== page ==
Biggleswade is an ancient Anglo Saxon market town in east Bedfordshire, standing astride the Great North Road (A1).
The town became an important staging point on this busy London road and several ancient coaching inns still remain. Including the timber-framed White Hart Inn, one of the oldest pubs in the county. The large market square, chartered in the 12th-century, still holds a weekly outdoor market and regular Farmer's Markets.
Local inventor Dan Albone developed bicycles and a light tractor called the 'The Ivel', in 1902 - a forerunner of the modern farm tractor. The Ivel Works where he manufactured these vehicles was named after the river which flows through the town. The River Ivel was once navigable down to King's Lynn and was served by several busy wharves during the early 19th-c.
The town is surrounded by attractive walking countryside. The Kingfisher Way, a popular long distance trail, passes through the town, providing a delightful riverside walk from Baldock to Roxton. Also circling the town is the way-marked Biggleswade Green Wheel, which opened in 2015. Part of the track follows along the river and passes several historic sights of interest. Biggleswade Common, a large area of pasture land covering some 300 acres to the north, can also be visited.
The nearby small village of Old Warden has many old thatched cottages, several with Elizabethan chimneys. The 12th-c cobblestone church has a Norman tower arch. An Iron Age earth bank once ran from Old Warden Hill in the direction of Luton, crossing the Icknield Way.
Just west of this village is Warden Abbey, established by Waiter Espec in 1135 as a Cistercian house. None of the origin buildings remain. A small Tudor brick house was built on the site after the abbey was dissolved.
This pretty village to the north of Old Warden is noted for its elaborate May Day celebrations; a 400 year old tradition. Ickwell is one of the county's most picturesque villages with gaily-painted thatched cottages surrounding its large green. Sunday afternoon cricket matches are often played on the green in the summer, portraying a typical English village scene.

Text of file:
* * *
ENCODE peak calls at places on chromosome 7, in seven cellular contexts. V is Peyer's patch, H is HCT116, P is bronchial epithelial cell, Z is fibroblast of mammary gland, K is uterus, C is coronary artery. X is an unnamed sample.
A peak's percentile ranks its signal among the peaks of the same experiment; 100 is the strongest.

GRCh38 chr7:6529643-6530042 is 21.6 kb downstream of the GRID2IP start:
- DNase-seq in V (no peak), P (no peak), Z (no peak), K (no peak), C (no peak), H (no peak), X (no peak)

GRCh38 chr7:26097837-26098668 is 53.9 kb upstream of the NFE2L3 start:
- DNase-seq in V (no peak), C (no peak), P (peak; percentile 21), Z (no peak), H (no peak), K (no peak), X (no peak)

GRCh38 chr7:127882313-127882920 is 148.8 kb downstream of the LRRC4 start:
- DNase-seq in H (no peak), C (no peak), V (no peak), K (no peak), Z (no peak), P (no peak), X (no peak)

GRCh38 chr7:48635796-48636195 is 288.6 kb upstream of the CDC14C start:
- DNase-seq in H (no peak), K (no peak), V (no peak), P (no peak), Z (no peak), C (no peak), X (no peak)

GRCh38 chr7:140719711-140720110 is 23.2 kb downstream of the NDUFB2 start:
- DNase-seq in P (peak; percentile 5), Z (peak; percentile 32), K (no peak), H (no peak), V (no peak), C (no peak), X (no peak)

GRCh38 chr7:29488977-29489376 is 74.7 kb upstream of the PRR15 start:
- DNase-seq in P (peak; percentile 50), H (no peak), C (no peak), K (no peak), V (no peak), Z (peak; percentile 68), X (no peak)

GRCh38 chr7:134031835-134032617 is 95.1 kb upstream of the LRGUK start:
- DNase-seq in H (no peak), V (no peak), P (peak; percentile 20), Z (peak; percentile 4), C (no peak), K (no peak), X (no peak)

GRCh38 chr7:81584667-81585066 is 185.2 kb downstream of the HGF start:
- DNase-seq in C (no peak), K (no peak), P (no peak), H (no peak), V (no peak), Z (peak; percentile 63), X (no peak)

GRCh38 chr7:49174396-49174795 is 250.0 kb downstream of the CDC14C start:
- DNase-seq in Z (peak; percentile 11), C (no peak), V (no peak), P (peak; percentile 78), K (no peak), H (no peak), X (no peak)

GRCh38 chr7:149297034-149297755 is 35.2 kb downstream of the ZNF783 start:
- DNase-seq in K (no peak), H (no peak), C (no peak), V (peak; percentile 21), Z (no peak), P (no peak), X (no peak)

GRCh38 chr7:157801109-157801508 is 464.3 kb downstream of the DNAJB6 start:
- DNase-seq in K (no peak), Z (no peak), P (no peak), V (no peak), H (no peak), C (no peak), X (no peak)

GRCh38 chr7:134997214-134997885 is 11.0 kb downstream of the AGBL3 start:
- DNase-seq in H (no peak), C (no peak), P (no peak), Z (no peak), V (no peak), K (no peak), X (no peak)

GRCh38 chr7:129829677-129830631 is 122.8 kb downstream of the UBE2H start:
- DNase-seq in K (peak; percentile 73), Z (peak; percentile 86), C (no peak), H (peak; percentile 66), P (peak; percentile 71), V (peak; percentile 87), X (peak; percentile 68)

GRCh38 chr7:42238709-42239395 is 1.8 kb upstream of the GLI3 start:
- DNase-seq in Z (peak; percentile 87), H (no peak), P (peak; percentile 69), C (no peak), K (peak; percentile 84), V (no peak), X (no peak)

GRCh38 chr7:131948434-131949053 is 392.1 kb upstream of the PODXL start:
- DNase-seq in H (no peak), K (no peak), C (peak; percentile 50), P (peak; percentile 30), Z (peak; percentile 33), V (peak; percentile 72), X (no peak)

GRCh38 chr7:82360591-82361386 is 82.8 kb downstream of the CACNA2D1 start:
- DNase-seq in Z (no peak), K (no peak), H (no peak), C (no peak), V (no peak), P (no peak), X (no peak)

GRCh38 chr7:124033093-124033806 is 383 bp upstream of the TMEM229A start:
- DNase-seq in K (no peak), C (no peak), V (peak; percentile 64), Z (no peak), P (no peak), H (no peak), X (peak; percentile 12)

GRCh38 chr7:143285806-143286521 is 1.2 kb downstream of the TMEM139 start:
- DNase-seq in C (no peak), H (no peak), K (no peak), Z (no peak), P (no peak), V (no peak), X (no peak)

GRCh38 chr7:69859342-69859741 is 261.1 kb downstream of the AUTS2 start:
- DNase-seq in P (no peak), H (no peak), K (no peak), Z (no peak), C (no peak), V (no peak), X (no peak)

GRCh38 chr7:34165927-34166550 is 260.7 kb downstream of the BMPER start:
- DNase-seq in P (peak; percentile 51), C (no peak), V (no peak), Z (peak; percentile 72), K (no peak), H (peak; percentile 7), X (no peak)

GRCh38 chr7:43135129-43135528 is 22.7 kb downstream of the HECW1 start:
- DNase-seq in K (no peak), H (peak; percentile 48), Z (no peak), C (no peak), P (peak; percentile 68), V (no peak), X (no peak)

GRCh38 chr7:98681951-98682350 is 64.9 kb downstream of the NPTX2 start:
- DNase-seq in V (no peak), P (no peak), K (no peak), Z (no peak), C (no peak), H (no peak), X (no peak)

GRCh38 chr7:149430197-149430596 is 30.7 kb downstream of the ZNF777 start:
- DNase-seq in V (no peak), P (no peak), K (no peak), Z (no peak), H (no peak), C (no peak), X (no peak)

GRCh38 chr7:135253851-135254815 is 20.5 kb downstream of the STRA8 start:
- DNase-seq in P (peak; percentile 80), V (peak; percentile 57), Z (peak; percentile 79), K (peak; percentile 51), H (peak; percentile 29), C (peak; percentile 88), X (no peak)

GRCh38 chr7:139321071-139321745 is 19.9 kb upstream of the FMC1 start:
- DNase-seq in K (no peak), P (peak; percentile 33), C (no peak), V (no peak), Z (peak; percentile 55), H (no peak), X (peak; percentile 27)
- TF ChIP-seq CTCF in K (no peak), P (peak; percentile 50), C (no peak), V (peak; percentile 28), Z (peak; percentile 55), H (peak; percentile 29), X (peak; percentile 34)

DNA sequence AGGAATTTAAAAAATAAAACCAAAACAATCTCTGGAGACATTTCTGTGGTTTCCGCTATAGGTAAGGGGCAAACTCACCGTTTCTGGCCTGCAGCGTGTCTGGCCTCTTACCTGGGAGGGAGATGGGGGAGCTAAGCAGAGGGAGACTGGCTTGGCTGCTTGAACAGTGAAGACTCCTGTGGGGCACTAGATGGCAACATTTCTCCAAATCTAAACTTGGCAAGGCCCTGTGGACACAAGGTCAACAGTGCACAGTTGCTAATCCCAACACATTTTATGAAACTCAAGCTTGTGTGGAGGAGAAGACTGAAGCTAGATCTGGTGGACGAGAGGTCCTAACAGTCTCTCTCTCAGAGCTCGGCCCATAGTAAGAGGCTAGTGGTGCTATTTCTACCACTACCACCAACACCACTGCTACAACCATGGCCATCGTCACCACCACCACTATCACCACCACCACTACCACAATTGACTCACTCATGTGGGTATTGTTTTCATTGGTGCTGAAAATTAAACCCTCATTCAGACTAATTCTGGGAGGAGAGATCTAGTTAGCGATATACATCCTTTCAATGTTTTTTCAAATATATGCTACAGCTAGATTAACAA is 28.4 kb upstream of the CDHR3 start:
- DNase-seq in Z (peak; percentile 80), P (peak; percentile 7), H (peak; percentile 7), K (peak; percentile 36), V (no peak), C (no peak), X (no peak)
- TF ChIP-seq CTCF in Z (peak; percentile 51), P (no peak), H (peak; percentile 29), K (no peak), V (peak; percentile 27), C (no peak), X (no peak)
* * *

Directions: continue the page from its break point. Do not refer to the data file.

Thomas Tompion, the father of English clock-making, was born here in 1638. To one side of the green is Thomas Tompion's workshop, an old forge building with a horseshoe shaped doorway. A blue plaque marks his cottage nearby.
At the northern end of the village is the formal house of the 18th-c Ickwell Bury (not open to the public). Previously a priory, it was rebuilt after a fire in 1937, to a neo-Georgian style. It stands in richly wooded parkland with an 17th-c octagonal dovecot and stables.
The racing driver Richard Shuttleworth began a collection of veteran cars and aircraft at his home in Old Warden Park, during the late 1920s. His collection and museum is now housed at the nearby Biggleswade Aerodrome. Historic aircraft can often be observed flying above the airfield on summer weekends. Read more...
Old Warden Park, next to the Aerodrome, has a pleasant Swiss style garden, created for Joseph Shuttleworth in 1872. Open to the public. Read more...